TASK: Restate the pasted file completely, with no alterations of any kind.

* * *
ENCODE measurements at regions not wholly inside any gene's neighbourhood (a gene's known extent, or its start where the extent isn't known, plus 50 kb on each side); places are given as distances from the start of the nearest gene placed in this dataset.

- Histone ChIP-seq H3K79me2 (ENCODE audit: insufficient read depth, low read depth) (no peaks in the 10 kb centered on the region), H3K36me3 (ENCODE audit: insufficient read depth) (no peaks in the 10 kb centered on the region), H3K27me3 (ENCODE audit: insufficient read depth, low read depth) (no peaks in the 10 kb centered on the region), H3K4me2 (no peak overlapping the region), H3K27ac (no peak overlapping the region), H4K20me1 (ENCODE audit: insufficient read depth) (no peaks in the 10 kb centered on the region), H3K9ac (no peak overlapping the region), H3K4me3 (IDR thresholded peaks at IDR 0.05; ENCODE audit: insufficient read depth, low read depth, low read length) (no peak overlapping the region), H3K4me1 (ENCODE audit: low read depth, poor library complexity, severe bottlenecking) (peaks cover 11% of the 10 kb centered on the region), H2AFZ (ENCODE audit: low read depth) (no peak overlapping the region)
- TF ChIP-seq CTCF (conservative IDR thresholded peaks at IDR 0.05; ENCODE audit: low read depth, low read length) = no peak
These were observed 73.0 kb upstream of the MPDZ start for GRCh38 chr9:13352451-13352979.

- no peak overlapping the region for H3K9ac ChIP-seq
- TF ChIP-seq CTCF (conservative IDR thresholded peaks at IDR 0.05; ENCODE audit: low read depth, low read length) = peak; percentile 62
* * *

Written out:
ENCODE measurements at regions not wholly inside any gene's neighbourhood (a gene's known extent, or its start where the extent isn't known, plus 50 kb on each side); places are given as distances from the start of the nearest gene placed in this dataset.

- Histone ChIP-seq H3K79me2 (ENCODE audit: insufficient read depth, low read depth) (no peaks in the 10 kb centered on the region), H3K36me3 (ENCODE audit: insufficient read depth) (no peaks in the 10 kb centered on the region), H3K27me3 (ENCODE audit: insufficient read depth, low read depth) (no peaks in the 10 kb centered on the region), H3K4me2 (no peak overlapping the region), H3K27ac (no peak overlapping the region), H4K20me1 (ENCODE audit: insufficient read depth) (no peaks in the 10 kb centered on the region), H3K9ac (no peak overlapping the region), H3K4me3 (IDR thresholded peaks at IDR 0.05; ENCODE audit: insufficient read depth, low read depth, low read length) (no peak overlapping the region), H3K4me1 (ENCODE audit: low read depth, poor library complexity, severe bottlenecking) (peaks cover 11% of the 10 kb centered on the region), H2AFZ (ENCODE audit: low read depth) (no peak overlapping the region)
- TF ChIP-seq CTCF (conservative IDR thresholded peaks at IDR 0.05; ENCODE audit: low read depth, low read length) = no peak
These were observed 73.0 kb upstream of the MPDZ start for GRCh38 chr9:13352451-13352979.

- no peak overlapping the region for H3K9ac ChIP-seq
- TF ChIP-seq CTCF (conservative IDR thresholded peaks at IDR 0.05; ENCODE audit: low read depth, low read length) = peak; percentile 62